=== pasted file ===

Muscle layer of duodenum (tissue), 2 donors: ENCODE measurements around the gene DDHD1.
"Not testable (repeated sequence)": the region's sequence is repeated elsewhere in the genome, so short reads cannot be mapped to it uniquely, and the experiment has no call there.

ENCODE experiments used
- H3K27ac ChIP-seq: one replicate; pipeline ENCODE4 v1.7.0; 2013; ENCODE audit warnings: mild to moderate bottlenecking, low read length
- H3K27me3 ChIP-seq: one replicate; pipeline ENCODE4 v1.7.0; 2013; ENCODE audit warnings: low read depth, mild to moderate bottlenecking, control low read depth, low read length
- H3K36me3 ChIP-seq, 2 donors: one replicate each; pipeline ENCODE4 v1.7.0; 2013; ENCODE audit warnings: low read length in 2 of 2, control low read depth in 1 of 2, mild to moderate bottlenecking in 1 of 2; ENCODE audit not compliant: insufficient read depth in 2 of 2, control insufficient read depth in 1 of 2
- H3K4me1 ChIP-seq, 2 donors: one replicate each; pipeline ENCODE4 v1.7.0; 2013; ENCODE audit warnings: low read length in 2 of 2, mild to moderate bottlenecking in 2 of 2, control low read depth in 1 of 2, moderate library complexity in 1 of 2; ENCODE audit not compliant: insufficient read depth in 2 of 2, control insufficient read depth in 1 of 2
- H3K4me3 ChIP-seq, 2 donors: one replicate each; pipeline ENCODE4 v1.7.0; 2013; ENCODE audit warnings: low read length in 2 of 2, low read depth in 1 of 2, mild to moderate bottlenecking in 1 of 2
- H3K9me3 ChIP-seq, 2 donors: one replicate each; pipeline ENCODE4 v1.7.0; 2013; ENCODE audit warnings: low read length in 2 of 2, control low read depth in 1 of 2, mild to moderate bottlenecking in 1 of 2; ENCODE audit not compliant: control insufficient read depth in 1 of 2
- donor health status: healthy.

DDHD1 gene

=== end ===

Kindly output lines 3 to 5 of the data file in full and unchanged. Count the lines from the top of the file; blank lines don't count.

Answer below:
ENCODE experiments used
- H3K27ac ChIP-seq: one replicate; pipeline ENCODE4 v1.7.0; 2013; ENCODE audit warnings: mild to moderate bottlenecking, low read length
- H3K27me3 ChIP-seq: one replicate; pipeline ENCODE4 v1.7.0; 2013; ENCODE audit warnings: low read depth, mild to moderate bottlenecking, control low read depth, low read length